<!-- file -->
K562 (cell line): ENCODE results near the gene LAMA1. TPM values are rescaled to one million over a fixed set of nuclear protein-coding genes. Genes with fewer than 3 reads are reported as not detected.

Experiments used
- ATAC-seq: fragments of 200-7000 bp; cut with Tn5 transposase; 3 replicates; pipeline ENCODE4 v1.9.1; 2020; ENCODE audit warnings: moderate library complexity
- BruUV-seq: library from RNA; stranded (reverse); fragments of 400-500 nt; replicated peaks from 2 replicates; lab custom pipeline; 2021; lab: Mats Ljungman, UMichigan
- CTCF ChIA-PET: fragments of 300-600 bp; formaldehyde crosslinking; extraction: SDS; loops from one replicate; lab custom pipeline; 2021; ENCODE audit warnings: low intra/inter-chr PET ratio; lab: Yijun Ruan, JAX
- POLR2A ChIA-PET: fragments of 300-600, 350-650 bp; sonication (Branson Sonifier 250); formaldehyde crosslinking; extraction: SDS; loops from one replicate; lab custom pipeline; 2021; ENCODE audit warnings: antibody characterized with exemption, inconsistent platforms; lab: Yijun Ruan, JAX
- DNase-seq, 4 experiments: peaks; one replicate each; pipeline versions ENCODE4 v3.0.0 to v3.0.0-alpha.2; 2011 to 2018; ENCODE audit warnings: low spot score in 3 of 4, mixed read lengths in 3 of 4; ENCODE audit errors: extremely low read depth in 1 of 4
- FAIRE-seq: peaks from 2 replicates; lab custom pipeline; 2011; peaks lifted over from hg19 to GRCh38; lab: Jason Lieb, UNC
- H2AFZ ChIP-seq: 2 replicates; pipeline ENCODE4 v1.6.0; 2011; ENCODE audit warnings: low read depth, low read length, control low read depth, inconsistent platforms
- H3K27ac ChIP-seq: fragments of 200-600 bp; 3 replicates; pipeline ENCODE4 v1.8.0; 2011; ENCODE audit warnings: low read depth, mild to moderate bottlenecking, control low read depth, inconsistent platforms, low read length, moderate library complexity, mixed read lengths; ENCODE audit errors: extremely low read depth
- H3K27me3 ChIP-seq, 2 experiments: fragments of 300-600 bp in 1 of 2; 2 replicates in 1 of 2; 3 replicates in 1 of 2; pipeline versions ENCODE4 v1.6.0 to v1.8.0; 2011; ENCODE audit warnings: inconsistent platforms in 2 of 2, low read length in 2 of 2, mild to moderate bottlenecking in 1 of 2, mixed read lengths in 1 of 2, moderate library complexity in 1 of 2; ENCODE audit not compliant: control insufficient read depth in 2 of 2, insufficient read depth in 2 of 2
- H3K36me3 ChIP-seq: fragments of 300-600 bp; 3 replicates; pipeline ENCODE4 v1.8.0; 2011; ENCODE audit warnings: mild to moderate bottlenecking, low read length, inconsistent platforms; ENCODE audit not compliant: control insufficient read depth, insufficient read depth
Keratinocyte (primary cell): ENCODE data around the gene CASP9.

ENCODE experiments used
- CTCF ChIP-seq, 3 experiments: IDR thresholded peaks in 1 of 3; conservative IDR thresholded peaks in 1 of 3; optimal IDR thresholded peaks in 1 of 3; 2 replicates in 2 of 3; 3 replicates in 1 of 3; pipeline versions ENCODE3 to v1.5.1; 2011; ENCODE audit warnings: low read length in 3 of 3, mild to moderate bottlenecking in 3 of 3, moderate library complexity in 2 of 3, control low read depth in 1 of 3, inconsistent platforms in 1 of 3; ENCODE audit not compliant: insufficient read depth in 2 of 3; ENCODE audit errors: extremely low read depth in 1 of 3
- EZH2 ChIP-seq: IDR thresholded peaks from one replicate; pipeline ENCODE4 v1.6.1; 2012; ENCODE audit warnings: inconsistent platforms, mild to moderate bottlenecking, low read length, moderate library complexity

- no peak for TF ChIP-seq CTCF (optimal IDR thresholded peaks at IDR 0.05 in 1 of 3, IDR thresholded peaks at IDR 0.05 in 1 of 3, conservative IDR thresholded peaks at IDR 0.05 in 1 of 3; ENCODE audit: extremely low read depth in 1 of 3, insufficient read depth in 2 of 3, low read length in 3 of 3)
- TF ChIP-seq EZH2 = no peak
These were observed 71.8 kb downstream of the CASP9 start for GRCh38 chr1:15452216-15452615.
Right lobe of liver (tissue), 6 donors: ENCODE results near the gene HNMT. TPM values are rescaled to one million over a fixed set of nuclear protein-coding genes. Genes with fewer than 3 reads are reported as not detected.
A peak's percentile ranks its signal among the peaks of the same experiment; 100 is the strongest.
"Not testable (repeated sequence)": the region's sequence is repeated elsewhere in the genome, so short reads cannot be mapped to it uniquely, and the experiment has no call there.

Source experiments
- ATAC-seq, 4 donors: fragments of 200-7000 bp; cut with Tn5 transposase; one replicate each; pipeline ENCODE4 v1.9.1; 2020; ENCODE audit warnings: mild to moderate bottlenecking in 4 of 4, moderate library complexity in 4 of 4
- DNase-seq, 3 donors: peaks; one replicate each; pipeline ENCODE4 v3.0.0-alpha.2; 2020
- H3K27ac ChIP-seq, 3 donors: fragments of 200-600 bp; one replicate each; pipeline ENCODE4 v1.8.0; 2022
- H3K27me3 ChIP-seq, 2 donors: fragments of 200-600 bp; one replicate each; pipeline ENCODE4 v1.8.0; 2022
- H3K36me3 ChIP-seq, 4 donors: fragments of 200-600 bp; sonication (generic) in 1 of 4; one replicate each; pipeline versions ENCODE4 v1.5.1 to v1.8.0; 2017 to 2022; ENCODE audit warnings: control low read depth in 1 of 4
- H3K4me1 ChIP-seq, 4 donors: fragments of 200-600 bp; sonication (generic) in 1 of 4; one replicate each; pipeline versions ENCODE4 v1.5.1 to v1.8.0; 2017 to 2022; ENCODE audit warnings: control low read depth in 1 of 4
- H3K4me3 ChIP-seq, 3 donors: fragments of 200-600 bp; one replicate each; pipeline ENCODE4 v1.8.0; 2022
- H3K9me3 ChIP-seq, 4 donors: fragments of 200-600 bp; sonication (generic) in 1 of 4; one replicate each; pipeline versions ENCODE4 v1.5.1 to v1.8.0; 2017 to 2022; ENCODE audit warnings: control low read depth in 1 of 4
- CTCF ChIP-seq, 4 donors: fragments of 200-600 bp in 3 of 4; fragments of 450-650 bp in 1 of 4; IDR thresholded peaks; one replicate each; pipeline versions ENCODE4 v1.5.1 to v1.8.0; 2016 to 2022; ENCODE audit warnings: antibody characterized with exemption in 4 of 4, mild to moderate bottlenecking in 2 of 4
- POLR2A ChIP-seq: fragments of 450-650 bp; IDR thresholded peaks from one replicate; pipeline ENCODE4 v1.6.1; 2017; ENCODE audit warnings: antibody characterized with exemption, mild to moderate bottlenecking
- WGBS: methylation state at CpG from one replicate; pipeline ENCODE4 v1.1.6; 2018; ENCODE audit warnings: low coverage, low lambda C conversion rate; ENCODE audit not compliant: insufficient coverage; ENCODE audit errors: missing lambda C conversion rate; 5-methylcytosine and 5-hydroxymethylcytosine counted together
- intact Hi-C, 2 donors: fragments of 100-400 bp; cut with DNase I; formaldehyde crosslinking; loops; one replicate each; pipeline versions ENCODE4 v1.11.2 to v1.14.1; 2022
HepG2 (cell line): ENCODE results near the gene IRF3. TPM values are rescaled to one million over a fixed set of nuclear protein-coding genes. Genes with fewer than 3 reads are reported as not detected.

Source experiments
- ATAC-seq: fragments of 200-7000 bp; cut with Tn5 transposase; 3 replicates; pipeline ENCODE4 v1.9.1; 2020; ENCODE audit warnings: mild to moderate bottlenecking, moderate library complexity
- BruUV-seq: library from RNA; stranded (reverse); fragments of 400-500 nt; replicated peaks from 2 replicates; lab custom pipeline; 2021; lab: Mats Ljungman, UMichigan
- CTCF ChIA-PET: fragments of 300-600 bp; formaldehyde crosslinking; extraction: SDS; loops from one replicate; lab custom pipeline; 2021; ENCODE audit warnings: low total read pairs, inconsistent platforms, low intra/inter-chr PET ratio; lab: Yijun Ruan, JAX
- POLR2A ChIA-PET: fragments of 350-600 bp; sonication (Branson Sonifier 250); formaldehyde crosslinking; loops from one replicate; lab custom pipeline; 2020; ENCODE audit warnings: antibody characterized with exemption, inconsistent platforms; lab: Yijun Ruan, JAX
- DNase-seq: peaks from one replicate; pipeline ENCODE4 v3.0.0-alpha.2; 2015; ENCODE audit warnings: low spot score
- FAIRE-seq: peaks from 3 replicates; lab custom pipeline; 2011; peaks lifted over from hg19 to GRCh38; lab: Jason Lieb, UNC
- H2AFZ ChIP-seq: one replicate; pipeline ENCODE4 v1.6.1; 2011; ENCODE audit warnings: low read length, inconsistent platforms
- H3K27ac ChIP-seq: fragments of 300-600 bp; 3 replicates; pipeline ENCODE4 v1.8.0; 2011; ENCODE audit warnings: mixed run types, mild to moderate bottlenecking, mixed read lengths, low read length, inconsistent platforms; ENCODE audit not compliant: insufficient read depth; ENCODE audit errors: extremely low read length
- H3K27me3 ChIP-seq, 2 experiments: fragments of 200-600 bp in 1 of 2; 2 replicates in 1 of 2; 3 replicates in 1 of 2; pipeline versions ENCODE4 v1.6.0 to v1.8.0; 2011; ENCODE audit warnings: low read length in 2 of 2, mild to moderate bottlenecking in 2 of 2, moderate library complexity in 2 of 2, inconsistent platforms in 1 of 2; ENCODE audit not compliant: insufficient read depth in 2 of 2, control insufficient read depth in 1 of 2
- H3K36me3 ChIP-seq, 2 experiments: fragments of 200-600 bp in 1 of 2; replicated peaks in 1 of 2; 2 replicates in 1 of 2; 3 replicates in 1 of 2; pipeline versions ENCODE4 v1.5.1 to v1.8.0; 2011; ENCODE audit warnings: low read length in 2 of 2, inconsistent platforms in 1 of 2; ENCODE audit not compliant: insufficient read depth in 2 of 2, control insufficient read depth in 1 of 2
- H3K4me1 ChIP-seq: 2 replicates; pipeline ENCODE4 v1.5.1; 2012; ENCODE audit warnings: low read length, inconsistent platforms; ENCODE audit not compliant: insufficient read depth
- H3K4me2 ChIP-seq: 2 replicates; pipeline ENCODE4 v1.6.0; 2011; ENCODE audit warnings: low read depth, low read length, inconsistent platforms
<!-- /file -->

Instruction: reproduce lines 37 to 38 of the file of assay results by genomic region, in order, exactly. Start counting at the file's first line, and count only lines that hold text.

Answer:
Source experiments
- ATAC-seq: fragments of 200-7000 bp; cut with Tn5 transposase; 3 replicates; pipeline ENCODE4 v1.9.1; 2020; ENCODE audit warnings: mild to moderate bottlenecking, moderate library complexity